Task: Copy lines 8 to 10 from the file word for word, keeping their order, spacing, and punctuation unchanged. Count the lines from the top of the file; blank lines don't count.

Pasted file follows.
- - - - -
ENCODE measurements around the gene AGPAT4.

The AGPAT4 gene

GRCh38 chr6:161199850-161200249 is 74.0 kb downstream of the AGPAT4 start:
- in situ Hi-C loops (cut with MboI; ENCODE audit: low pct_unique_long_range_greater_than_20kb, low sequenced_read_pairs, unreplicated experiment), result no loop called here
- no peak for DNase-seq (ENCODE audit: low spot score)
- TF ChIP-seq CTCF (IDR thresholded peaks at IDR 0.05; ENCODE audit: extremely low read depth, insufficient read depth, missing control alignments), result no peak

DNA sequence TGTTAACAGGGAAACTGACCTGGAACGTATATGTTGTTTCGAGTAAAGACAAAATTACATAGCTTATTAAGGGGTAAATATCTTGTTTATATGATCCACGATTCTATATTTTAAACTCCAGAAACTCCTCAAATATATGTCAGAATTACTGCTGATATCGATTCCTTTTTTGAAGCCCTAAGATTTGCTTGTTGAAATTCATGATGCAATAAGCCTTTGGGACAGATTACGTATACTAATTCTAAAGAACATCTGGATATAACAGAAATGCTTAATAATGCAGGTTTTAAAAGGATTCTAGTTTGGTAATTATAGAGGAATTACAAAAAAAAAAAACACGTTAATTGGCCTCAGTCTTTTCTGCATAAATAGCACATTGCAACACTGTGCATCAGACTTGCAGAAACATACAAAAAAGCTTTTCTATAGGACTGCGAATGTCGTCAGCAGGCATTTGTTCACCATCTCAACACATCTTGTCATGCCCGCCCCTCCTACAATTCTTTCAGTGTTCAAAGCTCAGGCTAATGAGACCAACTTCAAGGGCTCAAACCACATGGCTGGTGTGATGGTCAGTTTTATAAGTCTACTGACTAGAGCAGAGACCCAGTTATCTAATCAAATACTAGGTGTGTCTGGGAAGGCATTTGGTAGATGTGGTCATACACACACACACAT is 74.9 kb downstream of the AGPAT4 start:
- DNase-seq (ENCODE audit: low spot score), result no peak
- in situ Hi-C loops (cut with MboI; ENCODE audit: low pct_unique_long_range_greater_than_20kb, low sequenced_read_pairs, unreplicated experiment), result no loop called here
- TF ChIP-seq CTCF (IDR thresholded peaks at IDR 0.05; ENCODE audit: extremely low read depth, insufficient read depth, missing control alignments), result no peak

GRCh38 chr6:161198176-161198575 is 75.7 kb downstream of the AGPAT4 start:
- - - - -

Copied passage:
- DNase-seq (ENCODE audit: low spot score), result no peak
- in situ Hi-C loops (cut with MboI; ENCODE audit: low pct_unique_long_range_greater_than_20kb, low sequenced_read_pairs, unreplicated experiment), result no loop called here
- TF ChIP-seq CTCF (IDR thresholded peaks at IDR 0.05; ENCODE audit: extremely low read depth, insufficient read depth, missing control alignments), result no peak